It’s back to court Monday for four defendants in the Flint water crisis investigation.
At the time of Flint’s ill-fated drinking water switch, district supervisor Stephen Busch, Community Drinking Water Unit specialist Patrick Cook, district engineer Michael Prysby, and chief of the office of Drinking Water and Municipal Assistance Liane Shekter Smith were responsible for overseeing Flint’s water system for the Michigan Department of Environmental Quality.
They are now facing a variety of charges related to the city’s water crisis.
So far during their preliminary exam, prosecutors have called witnesses claiming the MDEQ officials ignored warnings that Flint’s water plant was not ready to treat water from the Flint River back in 2014.
Improperly treated river water damaged pipes, contaminating the city’s drinking water with lead and other contaminants.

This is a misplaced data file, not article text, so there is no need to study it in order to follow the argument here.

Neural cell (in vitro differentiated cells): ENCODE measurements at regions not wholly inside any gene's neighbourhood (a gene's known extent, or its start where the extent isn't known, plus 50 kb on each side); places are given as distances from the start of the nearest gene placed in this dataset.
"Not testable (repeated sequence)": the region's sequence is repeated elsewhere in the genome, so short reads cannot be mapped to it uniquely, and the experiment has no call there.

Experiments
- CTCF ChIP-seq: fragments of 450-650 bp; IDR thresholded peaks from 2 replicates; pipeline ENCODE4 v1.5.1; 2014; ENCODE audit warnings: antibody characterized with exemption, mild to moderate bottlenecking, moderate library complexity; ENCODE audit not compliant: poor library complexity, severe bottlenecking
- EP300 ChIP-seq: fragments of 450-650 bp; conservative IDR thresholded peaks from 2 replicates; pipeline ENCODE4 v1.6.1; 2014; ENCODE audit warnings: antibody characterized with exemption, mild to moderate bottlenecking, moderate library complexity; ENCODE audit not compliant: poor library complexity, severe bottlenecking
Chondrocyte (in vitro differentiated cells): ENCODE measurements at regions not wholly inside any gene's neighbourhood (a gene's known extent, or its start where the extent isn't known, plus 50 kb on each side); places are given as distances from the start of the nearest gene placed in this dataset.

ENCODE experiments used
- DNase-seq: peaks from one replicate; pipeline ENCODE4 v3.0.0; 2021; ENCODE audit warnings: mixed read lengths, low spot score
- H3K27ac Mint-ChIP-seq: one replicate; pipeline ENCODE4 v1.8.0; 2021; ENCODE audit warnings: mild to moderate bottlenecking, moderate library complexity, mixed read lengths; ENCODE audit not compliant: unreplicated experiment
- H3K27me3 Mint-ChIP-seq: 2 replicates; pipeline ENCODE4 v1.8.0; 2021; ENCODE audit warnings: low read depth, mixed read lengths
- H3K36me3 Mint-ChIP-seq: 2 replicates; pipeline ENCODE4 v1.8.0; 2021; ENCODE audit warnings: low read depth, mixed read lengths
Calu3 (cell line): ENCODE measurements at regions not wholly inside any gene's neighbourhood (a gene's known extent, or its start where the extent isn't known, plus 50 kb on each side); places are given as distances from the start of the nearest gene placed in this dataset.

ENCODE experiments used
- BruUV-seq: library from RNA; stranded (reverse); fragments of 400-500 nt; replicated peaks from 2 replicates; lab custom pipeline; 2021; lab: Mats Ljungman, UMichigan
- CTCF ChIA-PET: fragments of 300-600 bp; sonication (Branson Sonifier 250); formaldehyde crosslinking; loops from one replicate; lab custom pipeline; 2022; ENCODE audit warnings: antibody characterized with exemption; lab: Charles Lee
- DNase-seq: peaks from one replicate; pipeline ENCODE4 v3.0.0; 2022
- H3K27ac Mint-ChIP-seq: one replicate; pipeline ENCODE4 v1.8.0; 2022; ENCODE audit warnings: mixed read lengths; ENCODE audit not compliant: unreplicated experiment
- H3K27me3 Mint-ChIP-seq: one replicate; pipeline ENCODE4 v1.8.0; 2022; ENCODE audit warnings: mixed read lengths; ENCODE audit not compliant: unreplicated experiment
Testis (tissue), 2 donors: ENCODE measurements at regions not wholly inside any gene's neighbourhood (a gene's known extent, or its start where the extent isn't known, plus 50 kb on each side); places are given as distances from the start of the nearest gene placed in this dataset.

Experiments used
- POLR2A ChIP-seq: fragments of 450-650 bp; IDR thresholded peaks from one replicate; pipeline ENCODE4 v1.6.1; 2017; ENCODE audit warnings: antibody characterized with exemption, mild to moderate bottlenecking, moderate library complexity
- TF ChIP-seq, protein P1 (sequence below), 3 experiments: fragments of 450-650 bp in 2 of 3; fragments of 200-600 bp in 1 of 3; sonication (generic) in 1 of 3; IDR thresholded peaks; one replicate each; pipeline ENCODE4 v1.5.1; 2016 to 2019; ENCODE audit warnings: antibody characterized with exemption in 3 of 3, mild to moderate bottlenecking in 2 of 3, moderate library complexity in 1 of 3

Defense attorneys pressed those witnesses on inconsistencies in their testimony.
The preliminary exam for these defendants is scheduled to continue into June.
Several other Flint water crisis defendants are nearing the end of their preliminary exams. Others are still waiting for their preliminary hearings to begin.
Four defendants have cut plea deals with prosecutors in exchange for their cooperation.